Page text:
The Collection of Medals formed by The Late John Hillard
Date of Auction: 31st March 2010
Sold for £3,600
Estimate: £1,800 - £2,200
Naval General Service 1793-1840, 1 clasp, Java (George Drew, Lieut.), suspension claw refixed, edge bruising and somewhat polished, thus nearly very fine £1800-2200
FootnoteGeorge Drew entered the Royal Navy as an Ordinary Seaman aboard H.M.S. Hecate in July 1803, but was quickly appointed Midshipman that November, when he joined the Texel under Lord Torrington. And he remained employed under the same senior officer until September 1810, with further appointments in the Malabar and Belliqueux, in which latter ship he assisted at the reduction of the Cape of Good Hope in January 1806, and was present at the capture and destruction of a Dutch frigate, seven brigs of war and about 20 armed and other merchant vessels in the Batavia Roads that November.
Having then served successively as Master’s Mate and Acting Lieutenant in the Russell, flagship of Vice-Admiral William O’Brien Drury, Drew joined the Caroline under Captain Christopher Cole, and was subsequently present at the reduction of Java in August 1811 - thereby qualifying for one of around 30 “Java” clasps to his ship. Invalided home before the year’s end, he was confirmed in the rank of Lieutenant in May 1812 and joined the Royal Sovereign, and afterwards Centaur, both commands of Captain Thomas Gordon Caulfeild, under whom he had earlier served on the Mediterranean and Cape of Good Hope Stations.
Later appointments included six years employment on the Coast Blockade, during which he officiated as Supernumerary Lieutenant aboard the Hyperion, Ramillies and Talavera, following which, in April 1831, he removed to the Coast Guard, and it was while in command of the revenue vessel Harpy that he was advanced to Commander in January 1843.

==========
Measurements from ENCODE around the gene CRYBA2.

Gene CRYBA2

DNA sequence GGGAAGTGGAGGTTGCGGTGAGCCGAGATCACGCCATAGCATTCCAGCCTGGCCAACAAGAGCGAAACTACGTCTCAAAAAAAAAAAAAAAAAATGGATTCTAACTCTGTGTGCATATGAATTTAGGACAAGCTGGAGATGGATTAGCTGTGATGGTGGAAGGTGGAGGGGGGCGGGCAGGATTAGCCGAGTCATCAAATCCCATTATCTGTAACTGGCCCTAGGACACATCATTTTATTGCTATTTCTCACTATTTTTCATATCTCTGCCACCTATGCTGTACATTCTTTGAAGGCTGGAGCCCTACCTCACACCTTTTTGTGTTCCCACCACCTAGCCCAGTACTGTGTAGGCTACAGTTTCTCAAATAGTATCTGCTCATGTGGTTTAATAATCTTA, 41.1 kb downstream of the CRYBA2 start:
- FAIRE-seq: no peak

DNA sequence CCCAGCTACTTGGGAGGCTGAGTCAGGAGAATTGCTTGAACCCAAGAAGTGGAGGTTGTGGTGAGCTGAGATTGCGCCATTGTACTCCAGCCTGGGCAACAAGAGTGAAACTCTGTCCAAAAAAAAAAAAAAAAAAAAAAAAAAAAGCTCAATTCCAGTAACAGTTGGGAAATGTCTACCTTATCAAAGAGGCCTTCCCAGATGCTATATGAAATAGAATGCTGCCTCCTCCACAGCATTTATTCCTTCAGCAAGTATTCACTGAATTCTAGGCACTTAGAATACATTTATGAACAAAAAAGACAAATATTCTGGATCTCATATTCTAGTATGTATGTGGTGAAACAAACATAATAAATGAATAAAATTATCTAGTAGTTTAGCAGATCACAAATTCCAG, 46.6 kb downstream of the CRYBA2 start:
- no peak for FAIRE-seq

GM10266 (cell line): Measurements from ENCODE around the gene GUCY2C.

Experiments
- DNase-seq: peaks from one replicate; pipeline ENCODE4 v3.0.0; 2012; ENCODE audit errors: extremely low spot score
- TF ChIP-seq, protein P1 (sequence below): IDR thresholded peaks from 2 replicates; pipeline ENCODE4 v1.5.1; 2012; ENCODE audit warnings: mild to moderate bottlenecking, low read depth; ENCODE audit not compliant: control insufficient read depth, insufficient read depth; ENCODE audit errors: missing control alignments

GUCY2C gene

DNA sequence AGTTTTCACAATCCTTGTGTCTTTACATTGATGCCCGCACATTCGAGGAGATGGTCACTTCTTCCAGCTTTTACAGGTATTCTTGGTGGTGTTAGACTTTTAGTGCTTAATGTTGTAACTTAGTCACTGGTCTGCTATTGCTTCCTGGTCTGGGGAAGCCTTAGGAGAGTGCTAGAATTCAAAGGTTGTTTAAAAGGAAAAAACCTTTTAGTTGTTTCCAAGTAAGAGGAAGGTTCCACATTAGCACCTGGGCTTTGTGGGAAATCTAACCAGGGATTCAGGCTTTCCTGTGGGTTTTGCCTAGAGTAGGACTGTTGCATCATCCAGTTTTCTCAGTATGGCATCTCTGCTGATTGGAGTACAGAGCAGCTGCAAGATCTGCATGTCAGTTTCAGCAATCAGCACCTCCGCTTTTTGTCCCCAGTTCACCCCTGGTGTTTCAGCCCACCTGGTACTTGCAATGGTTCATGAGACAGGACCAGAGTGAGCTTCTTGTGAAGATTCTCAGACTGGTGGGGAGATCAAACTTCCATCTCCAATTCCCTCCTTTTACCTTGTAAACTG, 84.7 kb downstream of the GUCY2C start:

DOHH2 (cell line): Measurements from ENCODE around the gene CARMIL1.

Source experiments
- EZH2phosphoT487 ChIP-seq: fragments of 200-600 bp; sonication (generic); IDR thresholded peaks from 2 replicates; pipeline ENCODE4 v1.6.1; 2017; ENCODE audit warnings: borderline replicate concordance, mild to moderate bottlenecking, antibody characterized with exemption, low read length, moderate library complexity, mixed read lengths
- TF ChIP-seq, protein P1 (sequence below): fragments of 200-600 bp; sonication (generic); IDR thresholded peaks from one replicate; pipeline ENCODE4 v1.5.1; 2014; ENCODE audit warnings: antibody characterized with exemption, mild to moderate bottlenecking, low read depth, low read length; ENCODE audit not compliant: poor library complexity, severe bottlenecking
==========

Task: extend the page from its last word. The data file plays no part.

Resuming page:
Superintendent of Convicts: Tasmania 1844-1859
Shortly thereafter, however, he sailed for Tasmania to take up appointment as a Superintendent to the Probation Department (Transportation), a recently introduced “probation system” having been introduced which entailed the setting up of a series of convict or invalid stations all over the colony, from which road making and other working parties could be sent out - but such stations required overseers, ex-Military and Naval Officers being high on the list of preferred candidates. Thus one of Drew’s first appointments, the station at Impression Bay, on the South-East coast (now Koonya), where his first inmates comprised convicts and pauper invalids who had formerly been housed at New Norfolk, and in which capacity he served from 1844-46. But he continued in similar employ for several years, his other appointments including time as Superintendent of Convicts in Van Diemen’s Land (O’Byrne refers).
Drew finally terminated his appointment with the Probation Department (Transportation) in early 1855, when he became Harbour Master at Launceston, and took up residence with his family at Government Cottage. And here he remained until his resignation towards the close of 1858, prior to his return to the U.K. in the steamer Star of Tasmania in the New Year.
Commander Drew died at Plymouth in December 1871, aged 82 years.